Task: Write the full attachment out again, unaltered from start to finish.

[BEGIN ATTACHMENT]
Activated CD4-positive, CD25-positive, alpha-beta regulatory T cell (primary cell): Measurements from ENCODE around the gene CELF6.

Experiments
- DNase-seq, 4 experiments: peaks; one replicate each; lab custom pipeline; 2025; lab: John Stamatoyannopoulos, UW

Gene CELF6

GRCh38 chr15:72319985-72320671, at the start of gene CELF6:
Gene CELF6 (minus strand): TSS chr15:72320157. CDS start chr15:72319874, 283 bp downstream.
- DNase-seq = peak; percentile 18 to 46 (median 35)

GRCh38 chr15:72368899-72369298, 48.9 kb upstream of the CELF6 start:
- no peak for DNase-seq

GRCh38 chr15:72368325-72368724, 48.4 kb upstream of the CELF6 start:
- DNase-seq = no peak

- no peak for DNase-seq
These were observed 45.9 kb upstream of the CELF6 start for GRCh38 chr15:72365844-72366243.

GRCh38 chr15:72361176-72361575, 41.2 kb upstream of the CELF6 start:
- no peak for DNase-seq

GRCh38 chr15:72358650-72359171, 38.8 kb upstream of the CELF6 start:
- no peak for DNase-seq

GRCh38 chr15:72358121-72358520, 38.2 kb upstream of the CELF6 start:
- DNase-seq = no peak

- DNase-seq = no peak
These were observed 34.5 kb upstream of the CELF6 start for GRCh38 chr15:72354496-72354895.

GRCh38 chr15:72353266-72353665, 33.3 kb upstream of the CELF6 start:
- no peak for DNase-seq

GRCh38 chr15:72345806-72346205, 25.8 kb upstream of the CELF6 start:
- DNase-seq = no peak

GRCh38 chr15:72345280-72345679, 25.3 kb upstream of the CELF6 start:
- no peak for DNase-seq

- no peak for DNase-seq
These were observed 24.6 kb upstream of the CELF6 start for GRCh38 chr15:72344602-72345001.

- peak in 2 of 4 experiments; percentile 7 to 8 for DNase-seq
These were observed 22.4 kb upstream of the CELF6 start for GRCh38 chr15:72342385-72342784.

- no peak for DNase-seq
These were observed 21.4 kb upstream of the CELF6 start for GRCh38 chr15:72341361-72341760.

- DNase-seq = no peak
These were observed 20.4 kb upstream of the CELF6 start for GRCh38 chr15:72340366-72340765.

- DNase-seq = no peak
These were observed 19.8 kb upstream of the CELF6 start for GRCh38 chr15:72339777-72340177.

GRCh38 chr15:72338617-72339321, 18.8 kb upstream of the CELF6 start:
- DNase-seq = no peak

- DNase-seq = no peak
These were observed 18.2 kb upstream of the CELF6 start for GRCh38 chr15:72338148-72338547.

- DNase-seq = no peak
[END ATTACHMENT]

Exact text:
Activated CD4-positive, CD25-positive, alpha-beta regulatory T cell (primary cell): Measurements from ENCODE around the gene CELF6.

Experiments
- DNase-seq, 4 experiments: peaks; one replicate each; lab custom pipeline; 2025; lab: John Stamatoyannopoulos, UW

Gene CELF6

GRCh38 chr15:72319985-72320671, at the start of gene CELF6:
Gene CELF6 (minus strand): TSS chr15:72320157. CDS start chr15:72319874, 283 bp downstream.
- DNase-seq = peak; percentile 18 to 46 (median 35)

GRCh38 chr15:72368899-72369298, 48.9 kb upstream of the CELF6 start:
- no peak for DNase-seq

GRCh38 chr15:72368325-72368724, 48.4 kb upstream of the CELF6 start:
- DNase-seq = no peak

- no peak for DNase-seq
These were observed 45.9 kb upstream of the CELF6 start for GRCh38 chr15:72365844-72366243.

GRCh38 chr15:72361176-72361575, 41.2 kb upstream of the CELF6 start:
- no peak for DNase-seq

GRCh38 chr15:72358650-72359171, 38.8 kb upstream of the CELF6 start:
- no peak for DNase-seq

GRCh38 chr15:72358121-72358520, 38.2 kb upstream of the CELF6 start:
- DNase-seq = no peak

- DNase-seq = no peak
These were observed 34.5 kb upstream of the CELF6 start for GRCh38 chr15:72354496-72354895.

GRCh38 chr15:72353266-72353665, 33.3 kb upstream of the CELF6 start:
- no peak for DNase-seq

GRCh38 chr15:72345806-72346205, 25.8 kb upstream of the CELF6 start:
- DNase-seq = no peak

GRCh38 chr15:72345280-72345679, 25.3 kb upstream of the CELF6 start:
- no peak for DNase-seq

- no peak for DNase-seq
These were observed 24.6 kb upstream of the CELF6 start for GRCh38 chr15:72344602-72345001.

- peak in 2 of 4 experiments; percentile 7 to 8 for DNase-seq
These were observed 22.4 kb upstream of the CELF6 start for GRCh38 chr15:72342385-72342784.

- no peak for DNase-seq
These were observed 21.4 kb upstream of the CELF6 start for GRCh38 chr15:72341361-72341760.

- DNase-seq = no peak
These were observed 20.4 kb upstream of the CELF6 start for GRCh38 chr15:72340366-72340765.

- DNase-seq = no peak
These were observed 19.8 kb upstream of the CELF6 start for GRCh38 chr15:72339777-72340177.

GRCh38 chr15:72338617-72339321, 18.8 kb upstream of the CELF6 start:
- DNase-seq = no peak

- DNase-seq = no peak
These were observed 18.2 kb upstream of the CELF6 start for GRCh38 chr15:72338148-72338547.

- DNase-seq = no peak